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6 Things to Know Before You Move to Australia

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6 Things to Know Before You Move to Australia

If you’re considering migrating to Australia, there are things about life in the Land Down Under that we feel you should know about. There is a lot more to Australian culture than just beer, barbecues, and hot weather (although there is also a lot of that). We’re talking about a land of genuine variety, where it’s possible to go skiing and surfing on the same day. Everything from the wildlife to the weather is colorful, exciting, and ever so slightly dangerous. Australia is a place where no two people will have the same experience unless they follow each other around. Let us guide you through all the essentials before you make the big move to Australia.

It is absolutely massive

More than three million square miles make up Australia. To put this into perspective, it is about the size of Europe. Yes, really. If you were to put a map of Australia over a map of Europe, am pretty sure it covers the whole thing. The distance between Portugal and Ukraine is far less than the distance between Perth and Sydney. It’s fair to say you need a decent supply of time and energy to see the whole country. Check out the gorgeous map.

There are bushfires

When the conditions are perfect, most of rural Australia can light up in flames. Unfortunately, conditions are right rather often. Every year, the country experiences an average of over 50,000 bushfires. If temperatures are high and winds are strong, Australia’s dry vegetation offers just the perfect fuel for a fire. All it takes is for something to start it, such as a lightning storm or a ‘bushfire arsonist’ (these people are very common). The damage can be devastating, destroying buildings, wildlife and sometimes killing people. Making sure there isn’t a lot of natural debris around your home is the greatest thing you can do, so removing fallen leaves and branches is essential. Bring your rake with you when you move.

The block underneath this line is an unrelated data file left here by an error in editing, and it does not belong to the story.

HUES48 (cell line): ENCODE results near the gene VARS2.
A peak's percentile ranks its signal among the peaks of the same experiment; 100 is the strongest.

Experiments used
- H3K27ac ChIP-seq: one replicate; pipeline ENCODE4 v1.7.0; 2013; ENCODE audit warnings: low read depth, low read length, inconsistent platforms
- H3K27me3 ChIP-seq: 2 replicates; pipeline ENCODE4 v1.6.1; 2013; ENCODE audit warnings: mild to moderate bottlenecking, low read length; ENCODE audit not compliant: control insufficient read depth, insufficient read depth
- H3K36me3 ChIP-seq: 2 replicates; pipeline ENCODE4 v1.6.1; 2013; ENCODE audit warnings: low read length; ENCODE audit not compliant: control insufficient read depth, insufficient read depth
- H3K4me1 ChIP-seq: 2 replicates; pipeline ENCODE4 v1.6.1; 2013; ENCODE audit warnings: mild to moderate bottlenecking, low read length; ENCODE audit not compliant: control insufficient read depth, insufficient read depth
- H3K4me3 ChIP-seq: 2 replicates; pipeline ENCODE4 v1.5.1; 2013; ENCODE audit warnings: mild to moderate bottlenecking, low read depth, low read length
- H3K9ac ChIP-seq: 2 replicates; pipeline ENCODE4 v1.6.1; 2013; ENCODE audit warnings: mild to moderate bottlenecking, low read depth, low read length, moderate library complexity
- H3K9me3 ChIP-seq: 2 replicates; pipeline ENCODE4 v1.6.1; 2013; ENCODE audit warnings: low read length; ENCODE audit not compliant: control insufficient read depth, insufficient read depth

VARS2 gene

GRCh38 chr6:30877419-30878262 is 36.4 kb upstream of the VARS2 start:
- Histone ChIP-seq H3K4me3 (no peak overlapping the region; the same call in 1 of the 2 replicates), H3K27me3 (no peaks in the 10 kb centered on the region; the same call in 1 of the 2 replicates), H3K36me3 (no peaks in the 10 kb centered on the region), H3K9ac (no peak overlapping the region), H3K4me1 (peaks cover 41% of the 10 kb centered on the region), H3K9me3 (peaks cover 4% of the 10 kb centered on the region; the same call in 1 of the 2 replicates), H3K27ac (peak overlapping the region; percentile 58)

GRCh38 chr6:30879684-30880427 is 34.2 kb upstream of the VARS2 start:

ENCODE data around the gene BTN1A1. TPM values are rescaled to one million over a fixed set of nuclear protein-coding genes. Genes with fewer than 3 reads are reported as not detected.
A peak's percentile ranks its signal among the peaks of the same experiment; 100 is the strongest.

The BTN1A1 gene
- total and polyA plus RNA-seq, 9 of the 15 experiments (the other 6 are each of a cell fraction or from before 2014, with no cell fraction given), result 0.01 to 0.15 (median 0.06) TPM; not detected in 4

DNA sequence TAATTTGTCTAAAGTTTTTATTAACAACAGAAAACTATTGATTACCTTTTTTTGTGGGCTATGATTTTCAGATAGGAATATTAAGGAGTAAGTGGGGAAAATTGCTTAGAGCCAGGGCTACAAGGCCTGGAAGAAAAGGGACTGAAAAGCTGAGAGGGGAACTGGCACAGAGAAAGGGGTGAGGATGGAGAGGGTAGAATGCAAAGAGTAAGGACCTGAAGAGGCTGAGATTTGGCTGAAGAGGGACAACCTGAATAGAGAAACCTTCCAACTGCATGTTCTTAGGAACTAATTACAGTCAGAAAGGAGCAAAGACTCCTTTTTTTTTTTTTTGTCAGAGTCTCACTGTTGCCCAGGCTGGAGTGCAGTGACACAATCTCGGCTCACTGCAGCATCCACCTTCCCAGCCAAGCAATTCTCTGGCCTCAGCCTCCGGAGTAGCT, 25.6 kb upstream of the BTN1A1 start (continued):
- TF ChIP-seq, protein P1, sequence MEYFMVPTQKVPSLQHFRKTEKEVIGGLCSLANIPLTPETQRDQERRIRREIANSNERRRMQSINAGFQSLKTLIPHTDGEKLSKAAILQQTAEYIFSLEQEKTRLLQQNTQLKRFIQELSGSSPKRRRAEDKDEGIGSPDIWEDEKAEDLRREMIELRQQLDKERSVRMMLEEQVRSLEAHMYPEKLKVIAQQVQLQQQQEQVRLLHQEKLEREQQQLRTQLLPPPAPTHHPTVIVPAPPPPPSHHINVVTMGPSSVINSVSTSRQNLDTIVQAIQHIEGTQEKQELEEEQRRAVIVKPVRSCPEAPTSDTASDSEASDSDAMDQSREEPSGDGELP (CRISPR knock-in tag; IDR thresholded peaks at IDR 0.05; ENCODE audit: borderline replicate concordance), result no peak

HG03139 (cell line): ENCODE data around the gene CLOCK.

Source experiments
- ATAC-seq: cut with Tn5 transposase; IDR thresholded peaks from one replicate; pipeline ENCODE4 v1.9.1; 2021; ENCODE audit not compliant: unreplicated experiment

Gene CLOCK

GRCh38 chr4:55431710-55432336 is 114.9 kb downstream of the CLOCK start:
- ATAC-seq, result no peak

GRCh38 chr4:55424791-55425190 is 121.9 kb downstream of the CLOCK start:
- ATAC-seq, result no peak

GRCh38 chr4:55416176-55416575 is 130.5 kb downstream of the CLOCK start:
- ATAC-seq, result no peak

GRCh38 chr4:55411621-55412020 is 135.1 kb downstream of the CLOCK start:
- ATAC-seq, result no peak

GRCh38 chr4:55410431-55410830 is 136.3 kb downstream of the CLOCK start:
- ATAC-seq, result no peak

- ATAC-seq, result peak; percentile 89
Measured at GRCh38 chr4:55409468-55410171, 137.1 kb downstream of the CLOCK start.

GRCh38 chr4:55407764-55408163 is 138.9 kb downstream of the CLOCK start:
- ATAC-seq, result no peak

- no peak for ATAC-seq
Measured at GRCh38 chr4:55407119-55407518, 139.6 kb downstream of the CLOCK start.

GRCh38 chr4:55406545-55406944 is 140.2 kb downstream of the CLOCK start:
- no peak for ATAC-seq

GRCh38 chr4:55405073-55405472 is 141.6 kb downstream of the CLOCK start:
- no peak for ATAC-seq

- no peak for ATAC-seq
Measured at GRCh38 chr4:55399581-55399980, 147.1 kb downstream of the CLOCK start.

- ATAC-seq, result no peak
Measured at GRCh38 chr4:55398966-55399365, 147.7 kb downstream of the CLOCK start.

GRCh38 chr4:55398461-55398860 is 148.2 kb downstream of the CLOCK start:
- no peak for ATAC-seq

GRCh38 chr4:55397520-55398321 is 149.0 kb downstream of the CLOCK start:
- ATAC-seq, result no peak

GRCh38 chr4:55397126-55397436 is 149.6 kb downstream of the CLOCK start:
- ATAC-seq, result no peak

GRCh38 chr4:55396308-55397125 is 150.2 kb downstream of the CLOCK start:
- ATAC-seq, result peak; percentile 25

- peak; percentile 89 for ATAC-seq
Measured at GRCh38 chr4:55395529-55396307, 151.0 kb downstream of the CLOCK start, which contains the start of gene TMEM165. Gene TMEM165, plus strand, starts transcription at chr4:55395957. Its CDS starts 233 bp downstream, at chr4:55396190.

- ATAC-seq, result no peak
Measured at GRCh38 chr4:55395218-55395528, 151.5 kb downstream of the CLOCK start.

Beware of the sun

When the sun shines in Australia, it shines. Summer temperatures in some areas can be extremely hot (sometimes well over 40°C) and by 2040 they’re expected to reach 50°C. Recent heat waves in Sydney have melted tarmac roads and sadly killed hundreds of baby bats. However, danger does not only come from the heat. We, humans, need the Earth’s ozone layer to protect us from the sun’s harmful UV rays, but the ozone layer directly above Australia is thin. This makes the Aussie sun especially strong, which is why the 1980s ‘Slip Slop Slap’ campaign was created. If you want to stay safe, slip on a shirt, slap on some sun cream, and slap on a hat. And it has to be in that order.

Smoking costs a bomb

The Australian government doesn’t want their citizens to smoke, so they made it very expensive. Smokers pay USD$0.7 of tax per cigarette, which is one of the highest tobacco taxes in the world. It’s likely to increase, too; every September, the tax rate will increase by 12.5%, eventually making a pack of cigarettes cost around USD$40. and It’s working, with the adult smoking rate in Australia having nearly decreased in half since 1980. Deutsche Bank listed Melbourne and Sydney as the world’s two most expensive cities for buying a pack of cigarettes (with prices around USD$20). If you’re moving to Australia with a smoking habit, it might be time to kick the cigs.

Jaywalking is a crime

You can’t just cross the road whenever you feel in Oz, unless you feel like spending the rest of your life cooling off in an Aussie prison cell. just joking, the penalty is just a fine of AUD$70, but it’s still something to be wary of. Over 10,000 pedestrians in New South Wales received fines for jaywalking between 2014 and 2017. The rules are simple: you must use a designated crossing point, such as a zebra or pelican crossing. If you can’t see one, walk for miles until you can. You’ve probably noticed by now that Australia’s super laid-back reputation doesn’t really apply to walking. If you’re not going to do it properly then you should probably just stay at home.

Stay on the left

Most people know that Aussies drive on the left, but did you know that they also walk on the left? It seems like quite a sensible system so we’re surprised that more countries haven’t adopted it. In the UK, for example, the orderly road system falls apart once you’re on the pavement; you can walk on whatever side you want. But in Australia there are rules to follow when you’re on foot, thank God. Unless you’re overtaking on an escalator, keep left. It’s not a crime to walk on the right, but people will think you’re dumb



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